“What were you up to when you were four? Tommy Emmanuel was busying himself learning to play guitar, accompanying his mother, who played lap steel. By age six, he was playing in his touring family band, delivering rhythm parts with basslines included. Young Tommy didn’t know what a bass guitar was and had duly worked out how to play both parts on a six-string, assuming this was how it should be done. And so, with more than the basics of fingerstyle already under his belt at a tender age, Tommy had started out on the road to becoming the absolute guv’nor of fingerstyle guitar we know today,” writes Guitar World.

“The Australian titan of the acoustic guitar takes your top spot for 2021. He didn’t feature in last year’s list, yet has roared back to claim the crown. This year’s been relatively quiet for Emmanuel, in terms of releases, but he’s been touring and recently treated fans to a new EP recorded with UK guitarist Richard Smith,” adds Music Radar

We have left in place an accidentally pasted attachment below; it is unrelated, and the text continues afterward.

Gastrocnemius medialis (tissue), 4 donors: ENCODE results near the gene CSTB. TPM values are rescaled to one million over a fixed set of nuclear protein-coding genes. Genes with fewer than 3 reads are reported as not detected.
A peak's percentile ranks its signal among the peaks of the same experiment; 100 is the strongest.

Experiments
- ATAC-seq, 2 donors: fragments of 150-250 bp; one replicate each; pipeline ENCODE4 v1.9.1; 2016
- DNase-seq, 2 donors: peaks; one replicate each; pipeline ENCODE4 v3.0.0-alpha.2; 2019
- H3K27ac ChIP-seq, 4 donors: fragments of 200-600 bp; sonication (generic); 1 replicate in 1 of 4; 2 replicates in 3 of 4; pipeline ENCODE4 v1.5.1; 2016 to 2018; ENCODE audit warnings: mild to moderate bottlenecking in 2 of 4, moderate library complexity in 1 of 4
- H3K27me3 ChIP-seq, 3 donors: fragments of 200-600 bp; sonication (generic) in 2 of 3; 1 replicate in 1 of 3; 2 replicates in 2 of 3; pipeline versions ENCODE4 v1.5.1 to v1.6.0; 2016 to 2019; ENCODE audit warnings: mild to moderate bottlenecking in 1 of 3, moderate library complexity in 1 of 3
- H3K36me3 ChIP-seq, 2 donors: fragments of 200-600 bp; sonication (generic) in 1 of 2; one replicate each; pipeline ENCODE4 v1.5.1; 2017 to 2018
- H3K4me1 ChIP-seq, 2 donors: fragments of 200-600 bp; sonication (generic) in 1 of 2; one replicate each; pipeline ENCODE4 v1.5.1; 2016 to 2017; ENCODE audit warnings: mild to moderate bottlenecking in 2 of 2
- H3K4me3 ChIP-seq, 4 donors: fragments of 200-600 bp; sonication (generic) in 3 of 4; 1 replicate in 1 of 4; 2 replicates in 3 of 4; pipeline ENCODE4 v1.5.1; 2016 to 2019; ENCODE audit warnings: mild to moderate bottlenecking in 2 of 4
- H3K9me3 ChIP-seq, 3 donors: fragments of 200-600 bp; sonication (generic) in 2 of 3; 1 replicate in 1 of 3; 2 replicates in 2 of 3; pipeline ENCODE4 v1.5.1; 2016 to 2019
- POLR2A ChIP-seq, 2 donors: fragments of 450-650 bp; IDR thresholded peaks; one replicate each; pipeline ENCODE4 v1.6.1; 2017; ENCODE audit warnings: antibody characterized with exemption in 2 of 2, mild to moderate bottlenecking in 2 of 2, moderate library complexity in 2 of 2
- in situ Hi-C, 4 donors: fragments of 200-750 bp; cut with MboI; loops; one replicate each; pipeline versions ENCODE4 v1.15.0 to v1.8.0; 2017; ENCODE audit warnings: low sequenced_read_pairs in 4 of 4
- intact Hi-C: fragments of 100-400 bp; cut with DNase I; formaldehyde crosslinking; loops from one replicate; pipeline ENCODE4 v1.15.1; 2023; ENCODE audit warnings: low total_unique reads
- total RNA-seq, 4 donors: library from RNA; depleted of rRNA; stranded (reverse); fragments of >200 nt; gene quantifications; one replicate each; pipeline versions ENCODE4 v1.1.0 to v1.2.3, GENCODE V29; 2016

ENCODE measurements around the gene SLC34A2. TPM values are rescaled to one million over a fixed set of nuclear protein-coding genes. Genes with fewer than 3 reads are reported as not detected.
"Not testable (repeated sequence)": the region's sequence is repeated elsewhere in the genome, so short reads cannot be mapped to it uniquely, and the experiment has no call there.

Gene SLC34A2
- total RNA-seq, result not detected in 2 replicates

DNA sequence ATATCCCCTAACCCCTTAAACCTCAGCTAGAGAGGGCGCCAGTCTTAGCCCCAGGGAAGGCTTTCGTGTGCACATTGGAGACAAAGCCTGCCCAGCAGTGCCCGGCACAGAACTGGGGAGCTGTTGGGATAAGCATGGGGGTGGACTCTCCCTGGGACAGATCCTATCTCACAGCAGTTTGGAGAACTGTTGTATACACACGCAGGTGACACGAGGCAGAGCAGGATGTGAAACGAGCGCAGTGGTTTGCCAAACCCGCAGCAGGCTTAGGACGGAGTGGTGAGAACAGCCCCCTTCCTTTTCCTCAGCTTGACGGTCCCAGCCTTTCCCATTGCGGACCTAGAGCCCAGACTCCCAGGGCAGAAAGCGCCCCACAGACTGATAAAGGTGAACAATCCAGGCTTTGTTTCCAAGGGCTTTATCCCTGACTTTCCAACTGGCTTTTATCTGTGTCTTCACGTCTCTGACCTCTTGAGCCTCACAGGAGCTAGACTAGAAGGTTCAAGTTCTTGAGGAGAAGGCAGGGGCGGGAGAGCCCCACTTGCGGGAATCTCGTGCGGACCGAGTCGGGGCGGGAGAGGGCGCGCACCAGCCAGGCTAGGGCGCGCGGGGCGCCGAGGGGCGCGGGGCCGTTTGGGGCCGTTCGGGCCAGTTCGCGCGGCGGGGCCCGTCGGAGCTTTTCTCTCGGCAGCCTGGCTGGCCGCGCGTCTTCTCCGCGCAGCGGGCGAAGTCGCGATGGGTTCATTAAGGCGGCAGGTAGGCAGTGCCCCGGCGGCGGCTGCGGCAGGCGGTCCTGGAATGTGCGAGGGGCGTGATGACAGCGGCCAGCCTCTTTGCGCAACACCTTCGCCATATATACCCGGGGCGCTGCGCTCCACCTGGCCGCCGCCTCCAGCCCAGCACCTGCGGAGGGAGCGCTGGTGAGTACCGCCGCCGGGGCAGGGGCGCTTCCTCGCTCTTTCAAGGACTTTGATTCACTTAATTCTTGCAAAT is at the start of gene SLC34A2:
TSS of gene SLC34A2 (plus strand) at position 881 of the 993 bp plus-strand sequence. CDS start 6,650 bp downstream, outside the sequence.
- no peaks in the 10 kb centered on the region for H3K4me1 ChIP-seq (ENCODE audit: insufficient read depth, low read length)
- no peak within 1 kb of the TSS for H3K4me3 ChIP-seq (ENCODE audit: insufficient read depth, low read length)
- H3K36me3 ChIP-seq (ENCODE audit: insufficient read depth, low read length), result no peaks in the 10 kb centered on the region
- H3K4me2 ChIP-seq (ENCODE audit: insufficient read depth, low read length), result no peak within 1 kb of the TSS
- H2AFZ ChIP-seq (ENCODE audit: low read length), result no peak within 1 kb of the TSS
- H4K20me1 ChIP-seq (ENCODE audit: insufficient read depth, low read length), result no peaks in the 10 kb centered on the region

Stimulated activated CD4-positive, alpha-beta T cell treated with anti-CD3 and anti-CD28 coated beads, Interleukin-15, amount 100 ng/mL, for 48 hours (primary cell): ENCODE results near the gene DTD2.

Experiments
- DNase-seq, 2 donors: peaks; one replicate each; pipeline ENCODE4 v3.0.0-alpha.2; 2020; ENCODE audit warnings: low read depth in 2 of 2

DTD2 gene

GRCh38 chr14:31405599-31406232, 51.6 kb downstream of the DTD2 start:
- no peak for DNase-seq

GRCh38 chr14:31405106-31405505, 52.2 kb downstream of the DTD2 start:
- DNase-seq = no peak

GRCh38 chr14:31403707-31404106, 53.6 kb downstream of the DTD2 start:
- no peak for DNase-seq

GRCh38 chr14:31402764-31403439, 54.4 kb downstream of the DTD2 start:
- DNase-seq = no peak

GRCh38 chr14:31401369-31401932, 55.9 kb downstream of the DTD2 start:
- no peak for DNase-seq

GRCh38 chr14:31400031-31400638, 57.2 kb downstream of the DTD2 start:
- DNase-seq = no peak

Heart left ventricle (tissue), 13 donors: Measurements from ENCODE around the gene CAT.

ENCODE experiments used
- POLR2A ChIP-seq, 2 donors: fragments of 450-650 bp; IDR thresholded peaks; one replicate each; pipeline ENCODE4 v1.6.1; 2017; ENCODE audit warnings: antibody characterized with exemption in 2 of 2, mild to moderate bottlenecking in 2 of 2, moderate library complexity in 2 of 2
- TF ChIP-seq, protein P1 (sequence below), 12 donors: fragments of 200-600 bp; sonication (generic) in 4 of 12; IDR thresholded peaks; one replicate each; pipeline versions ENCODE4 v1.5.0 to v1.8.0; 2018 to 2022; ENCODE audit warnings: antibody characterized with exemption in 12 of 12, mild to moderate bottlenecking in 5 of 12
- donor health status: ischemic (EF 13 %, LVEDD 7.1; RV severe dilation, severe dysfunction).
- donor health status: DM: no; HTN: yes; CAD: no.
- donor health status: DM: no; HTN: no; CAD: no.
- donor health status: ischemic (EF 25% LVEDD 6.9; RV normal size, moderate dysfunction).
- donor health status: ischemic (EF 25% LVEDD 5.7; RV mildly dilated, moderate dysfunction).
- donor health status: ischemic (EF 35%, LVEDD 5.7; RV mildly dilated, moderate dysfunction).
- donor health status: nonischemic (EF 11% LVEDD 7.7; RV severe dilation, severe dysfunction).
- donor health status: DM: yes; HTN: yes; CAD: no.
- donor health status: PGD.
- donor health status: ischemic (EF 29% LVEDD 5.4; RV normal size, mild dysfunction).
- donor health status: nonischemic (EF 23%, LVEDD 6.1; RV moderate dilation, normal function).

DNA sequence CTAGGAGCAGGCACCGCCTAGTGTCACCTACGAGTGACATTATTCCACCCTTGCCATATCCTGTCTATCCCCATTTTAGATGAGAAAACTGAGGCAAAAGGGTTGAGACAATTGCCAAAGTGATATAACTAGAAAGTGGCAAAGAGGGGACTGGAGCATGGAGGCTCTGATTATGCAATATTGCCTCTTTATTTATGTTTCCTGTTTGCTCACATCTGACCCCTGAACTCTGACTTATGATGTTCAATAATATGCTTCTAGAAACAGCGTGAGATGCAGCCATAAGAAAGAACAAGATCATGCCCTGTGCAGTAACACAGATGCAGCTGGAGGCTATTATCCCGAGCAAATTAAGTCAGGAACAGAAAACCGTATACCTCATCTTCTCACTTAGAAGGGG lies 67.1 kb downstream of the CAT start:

2. Django Reinhardt

“While he was born Jean Reinhardt but more widely known by his nickname Django, he was the first European jazz musician to make a significant contribution to jazz music. He was a self-taught Roma guitarist who was at the forefront of the popular style of music in the 1930s and ’40s that came to be called ‘gypsy jazz.’ His playing was, at times, joyful, fierce, and lyrical. His intensity inspired many other musicians around the world. One of the most technically able guitarists of his generation, his ability is even more impressive when you learn that he only played with two fingers,” comments Hello Music Theory.

“If you thought playing with a full set of fingers on your fretting hand was hard, try working with two. Django Reinhardt has proven that he could do with two fingers what most people can’t do with a full set. When he was younger, this jazz guitarist lost most of the function in his fretting hand fingers in a fire. He was left with an index finger and middle finger to play the intricate leads you hear today,” Guitar Aficionado.

“If there is one guitarist that even Tommy Emmanuel looks up to, it would be the legendary Belgian-born Romani-French jazz guitar virtuoso Django Reinhardt. He is certainly one of the most influential guitarists of all time, first becoming popular in Paris and then touring the US with Duke Ellington. His ensemble included the famed jazz violinist Stéphane Grappelli, and together they established the format to be emulated for years to come,” raves Songbird Music Academy.

3. Eric Clapton